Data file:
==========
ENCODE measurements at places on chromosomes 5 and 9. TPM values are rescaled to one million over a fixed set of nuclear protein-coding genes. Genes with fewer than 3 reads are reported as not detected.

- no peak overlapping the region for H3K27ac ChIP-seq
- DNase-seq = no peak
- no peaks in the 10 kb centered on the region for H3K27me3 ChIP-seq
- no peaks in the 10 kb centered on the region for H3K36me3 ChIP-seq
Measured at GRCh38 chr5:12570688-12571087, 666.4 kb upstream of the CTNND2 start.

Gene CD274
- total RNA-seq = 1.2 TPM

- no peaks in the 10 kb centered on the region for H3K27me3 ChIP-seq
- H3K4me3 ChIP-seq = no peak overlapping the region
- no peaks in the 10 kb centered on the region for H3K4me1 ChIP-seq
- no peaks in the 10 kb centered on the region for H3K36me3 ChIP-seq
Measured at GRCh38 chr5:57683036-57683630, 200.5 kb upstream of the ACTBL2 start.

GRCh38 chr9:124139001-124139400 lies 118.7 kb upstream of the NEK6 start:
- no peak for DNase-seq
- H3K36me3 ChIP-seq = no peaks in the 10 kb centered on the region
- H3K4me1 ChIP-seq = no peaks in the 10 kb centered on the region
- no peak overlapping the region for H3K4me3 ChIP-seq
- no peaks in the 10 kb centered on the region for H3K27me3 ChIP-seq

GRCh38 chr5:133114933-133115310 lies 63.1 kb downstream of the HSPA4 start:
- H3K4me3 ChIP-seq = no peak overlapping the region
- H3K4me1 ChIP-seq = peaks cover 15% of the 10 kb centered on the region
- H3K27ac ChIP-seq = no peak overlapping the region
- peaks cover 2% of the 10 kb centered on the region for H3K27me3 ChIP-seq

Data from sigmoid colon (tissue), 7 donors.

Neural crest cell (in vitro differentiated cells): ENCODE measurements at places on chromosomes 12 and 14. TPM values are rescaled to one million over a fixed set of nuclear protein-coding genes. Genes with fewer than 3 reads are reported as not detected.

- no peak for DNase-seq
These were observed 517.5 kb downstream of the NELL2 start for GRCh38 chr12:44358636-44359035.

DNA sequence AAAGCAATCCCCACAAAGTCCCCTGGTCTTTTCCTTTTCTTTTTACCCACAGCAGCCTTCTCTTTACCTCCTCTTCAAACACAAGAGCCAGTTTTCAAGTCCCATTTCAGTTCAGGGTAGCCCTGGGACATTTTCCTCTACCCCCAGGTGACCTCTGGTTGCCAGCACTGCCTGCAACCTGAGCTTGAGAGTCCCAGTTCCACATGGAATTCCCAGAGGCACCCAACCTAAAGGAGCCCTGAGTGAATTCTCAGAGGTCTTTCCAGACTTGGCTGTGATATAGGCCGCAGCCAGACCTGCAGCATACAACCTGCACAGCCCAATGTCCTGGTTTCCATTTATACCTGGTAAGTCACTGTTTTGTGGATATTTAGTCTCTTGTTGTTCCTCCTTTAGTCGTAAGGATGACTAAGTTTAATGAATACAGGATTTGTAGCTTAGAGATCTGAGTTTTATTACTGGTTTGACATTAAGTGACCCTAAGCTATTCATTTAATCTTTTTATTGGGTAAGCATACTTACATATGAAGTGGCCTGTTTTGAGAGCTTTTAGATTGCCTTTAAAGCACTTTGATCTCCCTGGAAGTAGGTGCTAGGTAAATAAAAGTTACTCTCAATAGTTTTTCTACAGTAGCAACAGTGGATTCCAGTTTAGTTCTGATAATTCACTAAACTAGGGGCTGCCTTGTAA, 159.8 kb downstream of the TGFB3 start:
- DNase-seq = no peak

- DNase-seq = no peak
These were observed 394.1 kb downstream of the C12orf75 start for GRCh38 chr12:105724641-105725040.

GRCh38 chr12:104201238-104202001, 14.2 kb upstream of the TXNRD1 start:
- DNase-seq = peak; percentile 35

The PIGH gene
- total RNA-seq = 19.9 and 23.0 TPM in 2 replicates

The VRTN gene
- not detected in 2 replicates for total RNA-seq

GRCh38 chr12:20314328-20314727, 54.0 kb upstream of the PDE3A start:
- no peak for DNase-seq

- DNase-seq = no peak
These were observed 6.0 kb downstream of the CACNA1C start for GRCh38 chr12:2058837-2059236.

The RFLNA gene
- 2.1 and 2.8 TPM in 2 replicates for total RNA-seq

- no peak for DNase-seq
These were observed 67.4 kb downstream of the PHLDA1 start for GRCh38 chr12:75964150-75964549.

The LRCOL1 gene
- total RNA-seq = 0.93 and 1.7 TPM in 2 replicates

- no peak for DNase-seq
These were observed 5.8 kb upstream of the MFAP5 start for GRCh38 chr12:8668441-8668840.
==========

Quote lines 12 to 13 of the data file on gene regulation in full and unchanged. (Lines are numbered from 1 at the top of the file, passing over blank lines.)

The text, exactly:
- no peaks in the 10 kb centered on the region for H3K36me3 ChIP-seq
Measured at GRCh38 chr5:57683036-57683630, 200.5 kb upstream of the ACTBL2 start.